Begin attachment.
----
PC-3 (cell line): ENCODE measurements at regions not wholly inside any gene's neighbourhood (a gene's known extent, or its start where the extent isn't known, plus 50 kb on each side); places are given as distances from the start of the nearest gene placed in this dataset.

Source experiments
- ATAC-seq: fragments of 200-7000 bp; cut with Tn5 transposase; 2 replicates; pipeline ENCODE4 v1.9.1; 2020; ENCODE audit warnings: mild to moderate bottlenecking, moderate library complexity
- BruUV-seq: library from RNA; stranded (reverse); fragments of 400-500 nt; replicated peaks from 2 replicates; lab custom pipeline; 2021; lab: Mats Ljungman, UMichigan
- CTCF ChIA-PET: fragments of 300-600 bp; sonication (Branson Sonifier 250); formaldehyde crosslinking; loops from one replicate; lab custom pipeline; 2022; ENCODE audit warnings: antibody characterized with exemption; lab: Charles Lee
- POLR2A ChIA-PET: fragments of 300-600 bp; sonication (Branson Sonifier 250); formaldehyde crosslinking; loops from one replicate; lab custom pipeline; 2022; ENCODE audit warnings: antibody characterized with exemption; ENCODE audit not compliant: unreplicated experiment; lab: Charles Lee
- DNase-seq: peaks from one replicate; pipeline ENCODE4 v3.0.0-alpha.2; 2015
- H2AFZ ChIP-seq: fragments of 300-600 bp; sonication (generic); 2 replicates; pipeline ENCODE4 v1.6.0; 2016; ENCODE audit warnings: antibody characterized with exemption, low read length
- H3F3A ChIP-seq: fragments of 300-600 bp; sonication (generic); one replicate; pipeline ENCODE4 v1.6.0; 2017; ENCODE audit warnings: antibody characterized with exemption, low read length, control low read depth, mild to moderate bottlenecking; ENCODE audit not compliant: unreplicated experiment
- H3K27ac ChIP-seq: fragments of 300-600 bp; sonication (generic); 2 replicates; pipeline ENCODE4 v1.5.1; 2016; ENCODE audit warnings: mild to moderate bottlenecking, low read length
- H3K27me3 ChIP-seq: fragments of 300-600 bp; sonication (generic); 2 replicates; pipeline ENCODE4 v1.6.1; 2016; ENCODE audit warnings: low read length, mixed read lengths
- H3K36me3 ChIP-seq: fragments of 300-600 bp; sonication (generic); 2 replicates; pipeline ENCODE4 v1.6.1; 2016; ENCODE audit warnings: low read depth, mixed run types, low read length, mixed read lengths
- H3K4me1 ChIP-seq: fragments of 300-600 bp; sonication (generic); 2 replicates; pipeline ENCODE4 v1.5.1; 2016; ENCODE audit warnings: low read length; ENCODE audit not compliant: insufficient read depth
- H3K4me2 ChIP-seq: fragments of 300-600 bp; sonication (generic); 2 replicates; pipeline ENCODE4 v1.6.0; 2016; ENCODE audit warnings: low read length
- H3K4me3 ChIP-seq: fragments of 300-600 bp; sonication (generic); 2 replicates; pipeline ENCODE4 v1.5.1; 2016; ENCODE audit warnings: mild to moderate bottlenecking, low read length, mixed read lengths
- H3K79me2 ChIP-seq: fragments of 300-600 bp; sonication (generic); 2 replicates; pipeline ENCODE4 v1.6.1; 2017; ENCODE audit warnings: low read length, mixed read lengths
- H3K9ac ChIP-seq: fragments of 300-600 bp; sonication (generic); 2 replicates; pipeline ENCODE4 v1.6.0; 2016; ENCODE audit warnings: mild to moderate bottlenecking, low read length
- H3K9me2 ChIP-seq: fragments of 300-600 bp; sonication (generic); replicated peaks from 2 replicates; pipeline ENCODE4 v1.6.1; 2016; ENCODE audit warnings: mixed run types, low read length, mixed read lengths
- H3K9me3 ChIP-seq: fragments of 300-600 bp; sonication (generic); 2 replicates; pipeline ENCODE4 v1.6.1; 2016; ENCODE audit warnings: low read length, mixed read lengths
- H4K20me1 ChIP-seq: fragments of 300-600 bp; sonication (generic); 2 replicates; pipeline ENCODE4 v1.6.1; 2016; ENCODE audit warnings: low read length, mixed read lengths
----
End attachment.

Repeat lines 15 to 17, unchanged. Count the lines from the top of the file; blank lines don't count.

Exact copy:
- H3K4me3 ChIP-seq: fragments of 300-600 bp; sonication (generic); 2 replicates; pipeline ENCODE4 v1.5.1; 2016; ENCODE audit warnings: mild to moderate bottlenecking, low read length, mixed read lengths
- H3K79me2 ChIP-seq: fragments of 300-600 bp; sonication (generic); 2 replicates; pipeline ENCODE4 v1.6.1; 2017; ENCODE audit warnings: low read length, mixed read lengths
- H3K9ac ChIP-seq: fragments of 300-600 bp; sonication (generic); 2 replicates; pipeline ENCODE4 v1.6.0; 2016; ENCODE audit warnings: mild to moderate bottlenecking, low read length